The Vauxhall Viva is a lively, spacious small saloon, with rather supple suspension. This induced Ian Walker Racing to get their engineering consultant, Bill Blydenstein, to go to work on a Viva, tuning its engine mildly and taking much of the sogginess out of its suspension. The engine tune costs £35 on an exchange cylinder head basis, or £50 inclusive of fitting and testing. It embraces re-shaped combustion chambers, c.r. raised from 8.5 to 9.5 to 1, a mildly-re-contoured inlet manifold, altered valve timing by regrinding the camshaft, and different carburette, choke and bigger jets.
The suspension mods cost £37 10s., inclusive of fitting, and consist of a set of four Armstrong shock-absorbers, anti-roll bar, and wider wheels (from a Singer Chamois) shod with Dunlop SP41 tyres. The test car also had a 15 in, dia, wood-rim steering wheel costing £7 19s. 6d. and a tachometer reading to 8,000 r.p.m., on a central panel on the transmission tunnel, which also contained an oil-gauge.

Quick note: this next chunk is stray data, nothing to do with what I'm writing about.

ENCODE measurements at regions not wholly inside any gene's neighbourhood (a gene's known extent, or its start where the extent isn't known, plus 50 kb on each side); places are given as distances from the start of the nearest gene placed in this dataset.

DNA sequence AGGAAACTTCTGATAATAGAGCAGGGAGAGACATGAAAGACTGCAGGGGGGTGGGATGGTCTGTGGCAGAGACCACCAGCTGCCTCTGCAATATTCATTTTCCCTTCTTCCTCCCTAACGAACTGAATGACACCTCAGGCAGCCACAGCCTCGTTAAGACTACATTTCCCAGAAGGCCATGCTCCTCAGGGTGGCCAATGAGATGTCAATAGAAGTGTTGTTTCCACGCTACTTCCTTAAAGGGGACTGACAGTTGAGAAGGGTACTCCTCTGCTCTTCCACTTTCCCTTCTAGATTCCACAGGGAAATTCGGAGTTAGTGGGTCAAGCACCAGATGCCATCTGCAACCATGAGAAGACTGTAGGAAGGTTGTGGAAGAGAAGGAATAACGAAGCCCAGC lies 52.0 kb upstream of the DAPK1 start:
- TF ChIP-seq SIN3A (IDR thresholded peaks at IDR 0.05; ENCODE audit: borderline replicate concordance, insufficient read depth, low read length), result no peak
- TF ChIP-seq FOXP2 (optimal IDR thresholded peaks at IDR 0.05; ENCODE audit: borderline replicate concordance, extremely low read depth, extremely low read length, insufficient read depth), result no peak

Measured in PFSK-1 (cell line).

The increased suspension stiffness was just right, not spoiling the ride but materially enhancing stability. Taking the engine to 5,500-6,000 r.p.m. in the gears we improved on the 0-50 time recorded with a standard Viva by 0.9 sec. but found the 0-60 m.p.h. time to be fractionally slower. The s.s. 0.25-mile times were identical. The engine showed no temperament, except for occasional stalling. Again I was able to appreciate the light Viva gear-change and steering.—W. B.